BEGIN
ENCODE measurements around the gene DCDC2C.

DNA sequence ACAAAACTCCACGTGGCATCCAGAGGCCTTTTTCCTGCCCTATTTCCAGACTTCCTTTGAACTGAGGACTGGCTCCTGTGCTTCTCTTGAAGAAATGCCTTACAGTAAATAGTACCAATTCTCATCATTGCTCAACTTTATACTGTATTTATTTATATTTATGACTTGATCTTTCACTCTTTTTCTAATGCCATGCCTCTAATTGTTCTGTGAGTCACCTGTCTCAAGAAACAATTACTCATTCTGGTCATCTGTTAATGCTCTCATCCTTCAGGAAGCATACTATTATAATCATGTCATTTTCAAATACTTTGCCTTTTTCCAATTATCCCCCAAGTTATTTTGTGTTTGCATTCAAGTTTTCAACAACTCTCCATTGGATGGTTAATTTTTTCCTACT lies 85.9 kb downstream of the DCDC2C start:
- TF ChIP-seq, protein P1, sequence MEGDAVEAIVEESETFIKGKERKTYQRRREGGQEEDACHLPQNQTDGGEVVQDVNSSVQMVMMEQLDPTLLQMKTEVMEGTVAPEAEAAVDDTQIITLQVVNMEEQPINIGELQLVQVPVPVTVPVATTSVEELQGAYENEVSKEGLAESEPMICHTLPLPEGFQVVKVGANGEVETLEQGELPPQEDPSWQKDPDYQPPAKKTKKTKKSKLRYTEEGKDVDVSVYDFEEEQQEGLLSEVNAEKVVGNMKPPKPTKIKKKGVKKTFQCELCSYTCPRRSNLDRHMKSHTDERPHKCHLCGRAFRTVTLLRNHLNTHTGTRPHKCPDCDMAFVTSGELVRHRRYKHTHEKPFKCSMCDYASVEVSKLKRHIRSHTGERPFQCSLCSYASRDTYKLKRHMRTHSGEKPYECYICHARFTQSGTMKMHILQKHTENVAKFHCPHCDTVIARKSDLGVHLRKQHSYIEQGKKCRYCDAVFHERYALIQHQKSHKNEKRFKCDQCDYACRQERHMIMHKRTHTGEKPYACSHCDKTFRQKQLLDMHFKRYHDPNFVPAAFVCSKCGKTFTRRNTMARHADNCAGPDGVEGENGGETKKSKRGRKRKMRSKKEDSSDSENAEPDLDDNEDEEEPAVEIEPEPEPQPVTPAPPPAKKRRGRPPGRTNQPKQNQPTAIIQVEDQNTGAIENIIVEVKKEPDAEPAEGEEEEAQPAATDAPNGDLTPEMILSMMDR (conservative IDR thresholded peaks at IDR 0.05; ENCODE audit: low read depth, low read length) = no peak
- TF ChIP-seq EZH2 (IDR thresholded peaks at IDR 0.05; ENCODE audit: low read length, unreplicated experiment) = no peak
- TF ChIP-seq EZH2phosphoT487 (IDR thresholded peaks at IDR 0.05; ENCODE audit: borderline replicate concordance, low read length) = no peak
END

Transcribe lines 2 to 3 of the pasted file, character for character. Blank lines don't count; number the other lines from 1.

DNA sequence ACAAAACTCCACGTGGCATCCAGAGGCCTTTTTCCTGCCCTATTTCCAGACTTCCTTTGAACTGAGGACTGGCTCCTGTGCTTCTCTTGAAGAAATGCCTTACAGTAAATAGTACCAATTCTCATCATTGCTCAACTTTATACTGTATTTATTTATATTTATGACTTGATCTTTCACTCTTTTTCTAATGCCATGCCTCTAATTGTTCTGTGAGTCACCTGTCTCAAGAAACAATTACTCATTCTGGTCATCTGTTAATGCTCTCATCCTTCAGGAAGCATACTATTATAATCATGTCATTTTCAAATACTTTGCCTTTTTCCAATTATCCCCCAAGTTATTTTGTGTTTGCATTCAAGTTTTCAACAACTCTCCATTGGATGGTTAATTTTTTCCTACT lies 85.9 kb downstream of the DCDC2C start:
- TF ChIP-seq, protein P1, sequence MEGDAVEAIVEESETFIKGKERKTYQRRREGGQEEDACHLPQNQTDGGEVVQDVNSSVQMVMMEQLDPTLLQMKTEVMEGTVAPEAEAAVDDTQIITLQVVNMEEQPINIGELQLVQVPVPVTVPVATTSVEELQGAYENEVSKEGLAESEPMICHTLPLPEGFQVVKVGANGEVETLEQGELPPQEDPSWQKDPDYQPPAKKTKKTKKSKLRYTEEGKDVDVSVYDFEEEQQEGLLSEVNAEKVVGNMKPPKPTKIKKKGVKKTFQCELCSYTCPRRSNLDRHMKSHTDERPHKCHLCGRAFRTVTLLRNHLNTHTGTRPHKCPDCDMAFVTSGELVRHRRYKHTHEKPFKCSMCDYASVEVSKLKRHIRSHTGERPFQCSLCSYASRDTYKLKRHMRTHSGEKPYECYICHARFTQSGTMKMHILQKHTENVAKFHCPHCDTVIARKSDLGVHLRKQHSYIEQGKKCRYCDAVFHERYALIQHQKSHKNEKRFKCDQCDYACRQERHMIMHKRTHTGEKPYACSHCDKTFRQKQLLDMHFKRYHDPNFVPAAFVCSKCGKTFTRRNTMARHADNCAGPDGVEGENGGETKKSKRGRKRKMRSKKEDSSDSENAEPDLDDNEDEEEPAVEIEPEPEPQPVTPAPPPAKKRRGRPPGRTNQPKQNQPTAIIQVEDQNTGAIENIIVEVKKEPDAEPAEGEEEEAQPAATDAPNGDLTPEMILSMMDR (conservative IDR thresholded peaks at IDR 0.05; ENCODE audit: low read depth, low read length) = no peak